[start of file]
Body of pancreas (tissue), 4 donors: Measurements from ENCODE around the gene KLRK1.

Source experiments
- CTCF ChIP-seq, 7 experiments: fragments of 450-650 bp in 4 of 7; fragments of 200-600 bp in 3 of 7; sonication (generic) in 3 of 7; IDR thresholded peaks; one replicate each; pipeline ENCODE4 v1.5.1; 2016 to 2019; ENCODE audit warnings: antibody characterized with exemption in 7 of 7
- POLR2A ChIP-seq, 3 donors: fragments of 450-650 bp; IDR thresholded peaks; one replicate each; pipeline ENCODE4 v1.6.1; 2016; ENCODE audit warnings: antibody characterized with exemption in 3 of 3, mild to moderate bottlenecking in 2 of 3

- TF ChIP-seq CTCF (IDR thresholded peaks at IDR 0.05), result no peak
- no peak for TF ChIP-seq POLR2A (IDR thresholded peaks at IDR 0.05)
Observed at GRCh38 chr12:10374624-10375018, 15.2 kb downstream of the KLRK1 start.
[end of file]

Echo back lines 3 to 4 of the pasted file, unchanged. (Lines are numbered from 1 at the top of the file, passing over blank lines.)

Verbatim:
- CTCF ChIP-seq, 7 experiments: fragments of 450-650 bp in 4 of 7; fragments of 200-600 bp in 3 of 7; sonication (generic) in 3 of 7; IDR thresholded peaks; one replicate each; pipeline ENCODE4 v1.5.1; 2016 to 2019; ENCODE audit warnings: antibody characterized with exemption in 7 of 7
- POLR2A ChIP-seq, 3 donors: fragments of 450-650 bp; IDR thresholded peaks; one replicate each; pipeline ENCODE4 v1.6.1; 2016; ENCODE audit warnings: antibody characterized with exemption in 3 of 3, mild to moderate bottlenecking in 2 of 3